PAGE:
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State of public health emergency response leadership training: A multitiered organizational perspective

Anthony Salerno, MSc, Yang Li, MPH, MS, Xiaohong M. Davis, PhD, MS, MA, Gail Stennies, MD, MPH, Daniel J. Barnett, MD, MPH, Mary K. Fisher, PhD, Laura Biesiadecki, MPH, Debra Dekker, PhD, NhuNgoc Pham, MPH, Juliana L. Pearson, MA, Michelle N. Podgornik, MPH, MSLIS, David W. Hunter, MPH, MSW, Sara Vagi, PhD, Edbert B. Hsu, MD, MPH


Objective: To capture organizational level information on the current state of public health emergency response leadership training.

Design: A web-based questionnaire.

Participants: This multitiered assessment of health departments included two distinct respondent groups: (1) Public Health Emergency Preparedness (PHEP) Cooperative Agreement recipients (n = 34) and (2) local health departments (LHDs) (n = 169) representative of different agency sizes and populations served.

Results: Overall, PHEP and LHD respondents expressed a clear preference for participatory learning with practical drills/exercises and participatory workshops as the preferred training delivery modes. Compared with technical and role-specific training, leadership training was less available. For both PHEP and LHD respondents, staff availability for training is most notably limited due to lack of time. For PHEP respondents, a common factor limiting agency ability to offer training is lack of mentors/instructors, whereas for LHD respondents, it is limited funding.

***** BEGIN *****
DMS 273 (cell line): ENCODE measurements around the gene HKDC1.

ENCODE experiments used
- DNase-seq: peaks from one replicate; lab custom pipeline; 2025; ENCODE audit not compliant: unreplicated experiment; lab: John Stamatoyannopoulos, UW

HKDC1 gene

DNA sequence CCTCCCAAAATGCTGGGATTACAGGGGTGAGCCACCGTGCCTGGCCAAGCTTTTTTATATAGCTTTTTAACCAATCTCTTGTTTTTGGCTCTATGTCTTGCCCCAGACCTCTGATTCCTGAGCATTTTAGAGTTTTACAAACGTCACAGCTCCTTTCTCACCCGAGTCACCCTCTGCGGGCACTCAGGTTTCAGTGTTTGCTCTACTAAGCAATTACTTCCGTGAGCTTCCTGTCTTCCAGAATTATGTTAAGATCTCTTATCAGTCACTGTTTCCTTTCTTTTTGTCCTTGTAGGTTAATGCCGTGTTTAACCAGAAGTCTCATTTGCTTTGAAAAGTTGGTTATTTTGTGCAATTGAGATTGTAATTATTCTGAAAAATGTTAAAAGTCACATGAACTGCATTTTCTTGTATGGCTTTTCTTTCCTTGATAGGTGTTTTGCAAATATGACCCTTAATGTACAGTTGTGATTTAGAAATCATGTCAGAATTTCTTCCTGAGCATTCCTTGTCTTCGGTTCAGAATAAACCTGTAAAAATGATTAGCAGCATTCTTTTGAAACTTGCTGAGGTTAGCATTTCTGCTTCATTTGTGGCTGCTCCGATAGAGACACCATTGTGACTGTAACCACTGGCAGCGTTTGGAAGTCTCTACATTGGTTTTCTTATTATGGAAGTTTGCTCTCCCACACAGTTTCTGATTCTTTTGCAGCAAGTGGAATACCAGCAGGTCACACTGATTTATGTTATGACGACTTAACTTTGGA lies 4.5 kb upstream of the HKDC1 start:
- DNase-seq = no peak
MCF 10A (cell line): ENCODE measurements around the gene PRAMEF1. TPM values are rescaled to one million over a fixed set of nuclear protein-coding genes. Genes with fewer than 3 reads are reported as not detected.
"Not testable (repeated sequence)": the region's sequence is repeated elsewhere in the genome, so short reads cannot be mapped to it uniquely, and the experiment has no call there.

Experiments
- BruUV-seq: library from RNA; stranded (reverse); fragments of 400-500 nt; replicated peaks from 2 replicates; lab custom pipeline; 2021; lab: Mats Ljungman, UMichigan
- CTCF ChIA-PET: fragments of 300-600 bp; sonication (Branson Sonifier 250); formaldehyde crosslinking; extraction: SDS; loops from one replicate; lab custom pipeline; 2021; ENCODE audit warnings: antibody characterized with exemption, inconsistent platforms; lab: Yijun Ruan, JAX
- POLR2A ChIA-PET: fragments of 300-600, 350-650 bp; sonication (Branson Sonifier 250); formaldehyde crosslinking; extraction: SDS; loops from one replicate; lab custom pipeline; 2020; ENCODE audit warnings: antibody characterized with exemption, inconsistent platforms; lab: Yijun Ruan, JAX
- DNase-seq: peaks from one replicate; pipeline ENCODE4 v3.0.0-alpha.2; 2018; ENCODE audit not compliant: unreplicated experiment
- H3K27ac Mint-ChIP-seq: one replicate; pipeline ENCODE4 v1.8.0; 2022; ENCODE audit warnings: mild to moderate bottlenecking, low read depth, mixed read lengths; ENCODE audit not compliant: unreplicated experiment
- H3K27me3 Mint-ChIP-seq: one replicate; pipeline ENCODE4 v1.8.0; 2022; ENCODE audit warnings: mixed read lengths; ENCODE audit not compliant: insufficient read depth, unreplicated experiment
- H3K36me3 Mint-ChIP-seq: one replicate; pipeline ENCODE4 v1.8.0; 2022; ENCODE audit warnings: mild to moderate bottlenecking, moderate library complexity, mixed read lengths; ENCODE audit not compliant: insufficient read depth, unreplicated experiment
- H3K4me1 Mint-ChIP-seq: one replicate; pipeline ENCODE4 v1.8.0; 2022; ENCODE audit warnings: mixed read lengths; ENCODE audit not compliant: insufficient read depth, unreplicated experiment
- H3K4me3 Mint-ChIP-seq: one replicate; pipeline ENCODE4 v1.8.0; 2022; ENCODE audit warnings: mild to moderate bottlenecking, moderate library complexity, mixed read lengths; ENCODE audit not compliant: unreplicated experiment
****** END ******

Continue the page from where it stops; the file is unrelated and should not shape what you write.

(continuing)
Conclusions: Efforts should focus on increasing accessibility and the continued development of rigorous and effective training based on practical experience in all aspects of multitiered public health emergency response leadership.



public health, training, leadership, emergency response, PHEP

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